09/05/07 — County holds town hall meeting

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County holds town hall meeting

By Matthew Whittle
Published in News on September 5, 2007 2:07 PM

Both men went to the same meeting, but for one, Tuesday night provided some answers, while for the other, it was almost a waste of time.

Concerned about the condition of the road running in front of his house, John Potter and his wife, Mariann, showed up to Wayne County Board of Commissioners' fourth town-hall style meeting at Eastern Wayne High School to find out what they or the county could do about it.

They explained that ever since Westfield Street was built, part of it has been maintained by the state, while the part they live on has not.

Now, with conditions worsening, they decided to come ask the commissioners for help, and while the county can't give it to them directly -- roads are not the county's responsibility -- officials did offer some suggestions.

"It may take a while, but I wish people would look at this and realize that things really do happen at these meetings," Potter said.

On the other hand, John Thomas left disappointed in how the meeting progressed.

He explained that he had a question he wanted to write down and submit, but after listening to the first few be answered, he decided it would be a wasted effort.

"This was nothing but politics," Thomas said. "People don't have the chance to discuss anything. I had a question I wanted to ask, but after I saw how it was, I didn't even try to submit it."

He explained that he wanted to ask why the county puts so little money into supporting youth recreation programs -- an area in which he has more than 40 years of experience.

Commission Chairman John Bell explained after the meeting that they hadn't planned on having an open discussion -- that they were just trying to answer questions for the 20 or so county residents attending.

But he also said that maybe during their last meeting on Sept. 25 at Charles B. Aycock High School, they could open things up for a little more give-and-take between county officials and residents.

"We'll talk about that. That may be something we'll look at," Bell said, also noting that while the county doesn't run any recreation programs itself, it does provide some funding for some youth-oriented organizations.

The rest of the meeting focused on many of the same issues as the previous three.

There was a question about Eastern Wayne Middle School's place on the school board's priority list -- No. 2, along with Norwayne Middle -- and Sheriff Carey Winders mentioned that anyone witnessing somebody littering along the county's roadways has the ability to secure a warrant for that person.

County Manager Lee Smith also explained that work on the U.S. 70 bypass around Goldsboro could begin as early as next year.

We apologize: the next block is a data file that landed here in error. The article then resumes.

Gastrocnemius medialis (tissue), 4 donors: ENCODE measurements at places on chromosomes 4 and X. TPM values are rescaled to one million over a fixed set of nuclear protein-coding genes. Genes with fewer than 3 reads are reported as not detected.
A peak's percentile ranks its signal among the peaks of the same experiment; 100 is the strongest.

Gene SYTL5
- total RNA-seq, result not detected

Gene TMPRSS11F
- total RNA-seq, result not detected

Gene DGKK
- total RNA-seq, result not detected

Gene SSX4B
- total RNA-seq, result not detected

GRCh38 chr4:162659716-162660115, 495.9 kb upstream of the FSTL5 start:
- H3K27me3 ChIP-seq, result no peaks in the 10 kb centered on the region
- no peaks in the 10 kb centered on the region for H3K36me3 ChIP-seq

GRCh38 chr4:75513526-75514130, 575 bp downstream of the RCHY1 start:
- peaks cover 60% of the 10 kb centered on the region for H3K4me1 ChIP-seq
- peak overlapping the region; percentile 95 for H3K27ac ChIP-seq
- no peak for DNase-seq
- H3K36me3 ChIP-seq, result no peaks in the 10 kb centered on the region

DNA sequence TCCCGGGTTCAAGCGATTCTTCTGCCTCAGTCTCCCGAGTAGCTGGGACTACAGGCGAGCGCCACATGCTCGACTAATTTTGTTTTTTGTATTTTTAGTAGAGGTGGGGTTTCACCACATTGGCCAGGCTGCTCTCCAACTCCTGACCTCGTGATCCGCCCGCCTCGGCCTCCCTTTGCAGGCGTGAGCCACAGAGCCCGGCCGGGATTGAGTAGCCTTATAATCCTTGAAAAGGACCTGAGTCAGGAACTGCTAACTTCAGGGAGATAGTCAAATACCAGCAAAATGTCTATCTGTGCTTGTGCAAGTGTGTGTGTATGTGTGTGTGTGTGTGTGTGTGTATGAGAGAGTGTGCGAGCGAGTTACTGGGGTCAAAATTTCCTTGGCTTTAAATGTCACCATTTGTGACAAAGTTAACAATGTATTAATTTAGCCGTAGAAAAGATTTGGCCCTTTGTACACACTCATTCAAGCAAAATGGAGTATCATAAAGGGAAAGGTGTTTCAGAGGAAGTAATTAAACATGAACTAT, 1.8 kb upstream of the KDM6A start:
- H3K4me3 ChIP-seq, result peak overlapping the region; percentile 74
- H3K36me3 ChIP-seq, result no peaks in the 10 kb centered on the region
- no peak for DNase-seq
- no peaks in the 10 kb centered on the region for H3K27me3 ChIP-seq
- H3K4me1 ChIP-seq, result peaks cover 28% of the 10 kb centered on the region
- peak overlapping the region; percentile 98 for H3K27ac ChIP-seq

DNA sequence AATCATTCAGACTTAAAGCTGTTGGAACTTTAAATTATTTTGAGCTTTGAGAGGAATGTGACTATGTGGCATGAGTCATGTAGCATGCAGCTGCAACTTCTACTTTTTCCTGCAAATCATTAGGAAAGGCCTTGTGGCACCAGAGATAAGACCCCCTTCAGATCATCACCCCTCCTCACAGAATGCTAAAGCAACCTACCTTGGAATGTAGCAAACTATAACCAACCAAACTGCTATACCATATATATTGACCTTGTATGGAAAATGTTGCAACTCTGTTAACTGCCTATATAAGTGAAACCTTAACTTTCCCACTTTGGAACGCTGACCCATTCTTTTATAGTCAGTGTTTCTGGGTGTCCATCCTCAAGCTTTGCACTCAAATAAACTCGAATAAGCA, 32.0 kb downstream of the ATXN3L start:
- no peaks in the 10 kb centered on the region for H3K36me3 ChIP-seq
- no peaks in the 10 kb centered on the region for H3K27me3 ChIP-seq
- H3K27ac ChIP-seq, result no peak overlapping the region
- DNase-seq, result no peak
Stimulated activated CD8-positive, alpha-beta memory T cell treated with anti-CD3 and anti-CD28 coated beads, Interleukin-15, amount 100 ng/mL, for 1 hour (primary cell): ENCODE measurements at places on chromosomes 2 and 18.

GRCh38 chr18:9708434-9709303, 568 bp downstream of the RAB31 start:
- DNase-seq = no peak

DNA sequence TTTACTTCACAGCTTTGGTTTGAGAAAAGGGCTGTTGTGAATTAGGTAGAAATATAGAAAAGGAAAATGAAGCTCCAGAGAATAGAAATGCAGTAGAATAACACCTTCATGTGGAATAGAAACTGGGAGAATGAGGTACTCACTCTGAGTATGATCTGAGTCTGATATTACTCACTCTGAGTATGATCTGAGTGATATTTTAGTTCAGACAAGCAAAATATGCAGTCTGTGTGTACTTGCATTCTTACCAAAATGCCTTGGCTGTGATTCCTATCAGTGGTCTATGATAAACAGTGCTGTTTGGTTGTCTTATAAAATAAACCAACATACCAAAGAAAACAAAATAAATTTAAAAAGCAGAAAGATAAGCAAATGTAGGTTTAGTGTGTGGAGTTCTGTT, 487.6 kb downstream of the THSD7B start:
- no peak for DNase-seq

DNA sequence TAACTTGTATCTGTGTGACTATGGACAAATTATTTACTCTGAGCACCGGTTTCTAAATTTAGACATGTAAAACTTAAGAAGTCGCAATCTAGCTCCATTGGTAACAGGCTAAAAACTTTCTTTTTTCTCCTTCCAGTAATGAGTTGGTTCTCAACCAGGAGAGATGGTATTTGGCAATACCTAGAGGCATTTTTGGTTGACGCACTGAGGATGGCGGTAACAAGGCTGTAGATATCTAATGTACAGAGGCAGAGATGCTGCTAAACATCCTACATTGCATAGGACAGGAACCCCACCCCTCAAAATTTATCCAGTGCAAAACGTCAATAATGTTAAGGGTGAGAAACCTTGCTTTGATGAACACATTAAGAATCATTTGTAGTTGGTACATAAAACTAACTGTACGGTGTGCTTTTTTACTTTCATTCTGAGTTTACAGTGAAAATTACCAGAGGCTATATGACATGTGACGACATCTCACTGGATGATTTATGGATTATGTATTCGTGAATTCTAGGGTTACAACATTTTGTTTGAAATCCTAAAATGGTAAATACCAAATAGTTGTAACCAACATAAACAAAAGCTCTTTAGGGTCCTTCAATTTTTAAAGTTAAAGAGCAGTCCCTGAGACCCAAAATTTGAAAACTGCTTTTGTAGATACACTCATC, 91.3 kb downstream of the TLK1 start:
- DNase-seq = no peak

"This is not about the beach for the Wayne County Commissioners. It's about commerce and getting freight to and from the ports," he said.

He also explained that as U.S. 117 continues to grow in prominence and popularity, they are continuing to push for more directional signs for Goldsboro, as well as continuing efforts to keep the roadway looking neat.

But as has been the nature of the Commission's town hall meetings, the questions eventually turned to school and finance issues.

Smith explained that as they work through financing options for the school board's $120 million long-range facilities plan, they're also discussing various policy ideas.

One possibility, he said, is for the school board to cap growth in its local budget like the county does every year.

"One of the most important things the commissioners have done is put fiscal policies in place for the budget," he said. "We have kept our (county operating budget, excluding social service programs and education) increases under one percent a year. We're going to be asking the school board to do some of the same things we're doing."

Another possibility, Smith continued, is to come to an agreement on an acceptable percentage of modular classrooms like Wake County.

"You want to be adaptable. You can't just always build fixed classrooms every five years," he said.

But he also emphasized his belief that the school board and the commissioners aren't all that far apart.

"I don't think the conflict is as great as it seems sometimes. Some of it is just the way we're established," he said. "The commissioners want to partner with the school board."

"Our children are our future," said county resident Fae Lapean. "The schools we build do not have to be works of art. The children just need decent, air-conditioned, safe schools. Some of these are about to fall down."

The next town hall meeting will be Thursday, from 6 to 8 p.m., at Spring Creek High School.